DISGRACE (2009) (***1/2)

Based on J.M. Coetzee's Booker Prize-winning novel, this story, on the simplest level, is about it's title. A white man is disgraced. His black student is disgraced. His daughter is disgraced. A black family is disgraced. Taking place in post-apartheid South Africa, a nation is disgraced. But who and why are not as they seem in this enigmatic tale of regaining some kind of grace.

Prof. David Lurie (John Malkovich, BURN AFTER READING) has a dominating sexual appetite. He is drawn to black women, frequenting a black prostitute. He teaches a class on the romantic poets and develops an infatuation with a black student named Melanie (Antoinette Engel). He uses his position of power to seduce her and when they make love for the first time it's not technically rape, but technicalities don't change they way people feel. Lurie aggressively pursues Melanie until the affair is publicly exposed. Instead of trying to defend himself, Lurie arrogantly pleads guilty and flaunts his disgust with the  whole school inquiry against him.

Animation Blogs

Made4mobile – Or Is It?

When I first started aggregating content and approached my colleagues in the animation industry looking for distribution rights I would get very blank looks or often silence on the end of the phone as in the hearts and minds of most content providers the mobile was still essentially considered a device for making phone calls. That has changed significantly in the last few years. But ever-the-less the animated made4mobile content business has not become as significant as I anticipated.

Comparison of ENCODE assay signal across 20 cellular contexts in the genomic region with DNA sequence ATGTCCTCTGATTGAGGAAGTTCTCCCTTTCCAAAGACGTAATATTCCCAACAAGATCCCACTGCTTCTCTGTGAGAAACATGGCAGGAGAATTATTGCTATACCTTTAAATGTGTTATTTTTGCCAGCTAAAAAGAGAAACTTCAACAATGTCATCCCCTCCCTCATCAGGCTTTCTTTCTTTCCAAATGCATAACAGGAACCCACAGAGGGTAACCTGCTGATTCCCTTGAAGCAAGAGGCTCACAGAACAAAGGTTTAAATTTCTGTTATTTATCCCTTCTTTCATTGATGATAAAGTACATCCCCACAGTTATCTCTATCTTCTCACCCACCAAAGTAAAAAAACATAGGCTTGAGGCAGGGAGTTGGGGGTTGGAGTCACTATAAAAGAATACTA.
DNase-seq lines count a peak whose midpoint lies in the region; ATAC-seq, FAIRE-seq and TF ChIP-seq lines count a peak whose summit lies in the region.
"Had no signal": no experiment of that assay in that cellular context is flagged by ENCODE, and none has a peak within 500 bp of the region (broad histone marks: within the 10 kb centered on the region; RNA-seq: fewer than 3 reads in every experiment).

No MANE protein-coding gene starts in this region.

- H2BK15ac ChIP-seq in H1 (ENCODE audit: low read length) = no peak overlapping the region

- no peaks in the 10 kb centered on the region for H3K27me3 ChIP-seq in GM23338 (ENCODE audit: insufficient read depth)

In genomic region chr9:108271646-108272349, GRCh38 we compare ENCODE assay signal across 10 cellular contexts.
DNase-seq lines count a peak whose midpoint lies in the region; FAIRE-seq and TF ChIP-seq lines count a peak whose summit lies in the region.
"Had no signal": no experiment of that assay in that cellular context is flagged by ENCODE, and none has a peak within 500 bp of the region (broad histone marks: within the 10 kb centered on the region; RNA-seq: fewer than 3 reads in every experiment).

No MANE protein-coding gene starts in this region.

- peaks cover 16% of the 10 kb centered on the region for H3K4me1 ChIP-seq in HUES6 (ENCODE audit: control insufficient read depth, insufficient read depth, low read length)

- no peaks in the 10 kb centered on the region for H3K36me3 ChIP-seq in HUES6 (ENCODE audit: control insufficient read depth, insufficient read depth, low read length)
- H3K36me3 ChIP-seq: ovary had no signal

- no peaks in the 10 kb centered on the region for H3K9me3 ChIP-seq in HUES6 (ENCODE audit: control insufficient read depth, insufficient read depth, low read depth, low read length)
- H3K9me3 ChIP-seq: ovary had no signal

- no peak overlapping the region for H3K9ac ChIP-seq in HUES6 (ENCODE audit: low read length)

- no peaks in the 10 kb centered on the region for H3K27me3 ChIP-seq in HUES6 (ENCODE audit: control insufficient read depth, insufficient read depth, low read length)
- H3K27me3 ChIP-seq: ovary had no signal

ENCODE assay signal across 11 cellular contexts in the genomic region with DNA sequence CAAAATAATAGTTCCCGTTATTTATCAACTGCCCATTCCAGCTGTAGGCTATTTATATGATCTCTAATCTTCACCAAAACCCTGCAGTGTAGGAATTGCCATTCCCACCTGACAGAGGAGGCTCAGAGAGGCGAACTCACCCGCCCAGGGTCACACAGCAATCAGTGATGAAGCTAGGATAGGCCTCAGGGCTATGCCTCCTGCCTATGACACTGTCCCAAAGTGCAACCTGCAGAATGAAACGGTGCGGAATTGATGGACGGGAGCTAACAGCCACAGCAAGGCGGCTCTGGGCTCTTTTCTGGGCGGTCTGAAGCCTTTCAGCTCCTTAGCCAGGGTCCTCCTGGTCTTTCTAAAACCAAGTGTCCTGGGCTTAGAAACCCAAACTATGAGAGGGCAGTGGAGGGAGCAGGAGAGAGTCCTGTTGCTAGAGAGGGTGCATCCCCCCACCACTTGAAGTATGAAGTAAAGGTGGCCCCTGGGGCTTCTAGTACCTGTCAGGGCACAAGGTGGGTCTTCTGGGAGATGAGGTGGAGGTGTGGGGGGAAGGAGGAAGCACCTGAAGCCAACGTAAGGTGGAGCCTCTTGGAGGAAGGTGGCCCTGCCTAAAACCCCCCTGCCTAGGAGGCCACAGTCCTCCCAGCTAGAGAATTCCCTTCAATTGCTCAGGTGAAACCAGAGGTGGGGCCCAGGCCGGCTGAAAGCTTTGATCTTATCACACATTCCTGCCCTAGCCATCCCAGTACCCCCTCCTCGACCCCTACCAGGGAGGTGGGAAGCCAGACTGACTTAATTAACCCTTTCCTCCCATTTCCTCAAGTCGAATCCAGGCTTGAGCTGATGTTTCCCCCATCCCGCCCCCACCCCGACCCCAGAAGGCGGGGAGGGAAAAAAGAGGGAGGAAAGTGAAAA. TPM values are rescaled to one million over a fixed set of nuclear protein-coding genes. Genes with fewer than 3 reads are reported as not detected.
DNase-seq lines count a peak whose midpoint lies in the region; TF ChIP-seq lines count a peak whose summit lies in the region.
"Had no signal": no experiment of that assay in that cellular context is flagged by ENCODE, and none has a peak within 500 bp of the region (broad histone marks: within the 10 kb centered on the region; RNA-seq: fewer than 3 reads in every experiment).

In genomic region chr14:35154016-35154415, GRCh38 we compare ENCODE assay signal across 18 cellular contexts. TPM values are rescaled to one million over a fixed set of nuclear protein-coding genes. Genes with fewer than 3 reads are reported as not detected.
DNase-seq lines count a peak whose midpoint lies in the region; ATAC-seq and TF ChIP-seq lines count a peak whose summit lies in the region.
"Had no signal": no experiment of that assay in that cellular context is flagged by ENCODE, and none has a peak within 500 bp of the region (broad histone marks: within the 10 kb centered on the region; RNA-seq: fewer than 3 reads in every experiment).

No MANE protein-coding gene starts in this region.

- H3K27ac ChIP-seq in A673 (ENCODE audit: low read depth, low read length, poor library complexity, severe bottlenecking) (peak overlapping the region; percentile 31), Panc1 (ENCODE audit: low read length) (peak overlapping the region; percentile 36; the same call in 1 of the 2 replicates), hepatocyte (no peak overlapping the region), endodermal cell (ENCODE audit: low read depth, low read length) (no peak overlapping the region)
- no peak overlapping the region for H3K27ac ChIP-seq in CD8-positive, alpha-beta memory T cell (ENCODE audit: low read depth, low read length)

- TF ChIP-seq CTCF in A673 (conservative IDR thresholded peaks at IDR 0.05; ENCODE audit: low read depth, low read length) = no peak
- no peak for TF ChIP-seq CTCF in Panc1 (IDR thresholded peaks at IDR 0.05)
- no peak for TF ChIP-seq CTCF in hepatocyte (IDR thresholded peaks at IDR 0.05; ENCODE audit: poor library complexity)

Business Blogs

It's not always best to put all of your eggs in one basket

A small piece of advice - even good, honest people make mistakes and use poor judgment. The secret is not to buy into what someone tells you just because you believe the person would never lie to you. Better be cautious, even your mom and dad can lead you astray because they believe you'd make a great lawyer or sword-swallower or pickle maker - A person doesn't have to be a liar to be wrong so while you can respect others' judgment, never set your own aside.


Do You Deserve Success?

By Lisa Kaye | Monday, July 19, 2010 at 8:59am

Standing in the way of every great dream, each new idea, a desire to excel and the will to achieve is a nagging doubt, an uncertainty, a question you should ask yourself, do you deserve to succeed? Knowing what you want and how to get it are factors in your ability to take hold of your career and forge a plan towards achieving any goal. Looking beneath the surface of where you are in your life now, if you are happy and if you are not, why you may be unable to change could provide the hidden key towards unlocking the door towards your success.


When in doubt, change it up...

By Lisa Kaye | Monday, July 19, 2010 at 8:51am

Making the most of a bad situation these days takes a lot more than prayer, a glass of champagne, and getting lost in your iPad. If you’ve been lost looking for a ray of hope in the otherwise cloudy skies of the job market, just look up and if that doesn’t help and you are still in some serious doubt, then change it up.


ENTRE NOS (2010) (***1/2)

This indie drama deals with new immigrants to the U.S., but at its core it's a story of survival. It's difficult to be new anywhere, but what if you had two kids, didn't speak the language and didn't know anyone? Could you make it? How would you do it? This story from the directing/writing team of Gloria La Morte and Paola Mendoza looks at what one mother did.

Mariana (Mendoza) moves from Colombia to New York City with her two kids, 10-year-old Gabi (Sebastian Villada) and six-year-old Andrea (Laura Montana), to reunite with their husband and father Antonio (Andres Munar, CHE). But his life changes too abruptly when they arrive; he's been use to the single life. Soon he tells them that he must move to Miami for a job and will send for them later. Mariana is set to fend for herself after being in a new country for six days. Antonio never calls; he just disappears.


Blu-ray Buzz – Between Us It's the Red Shoes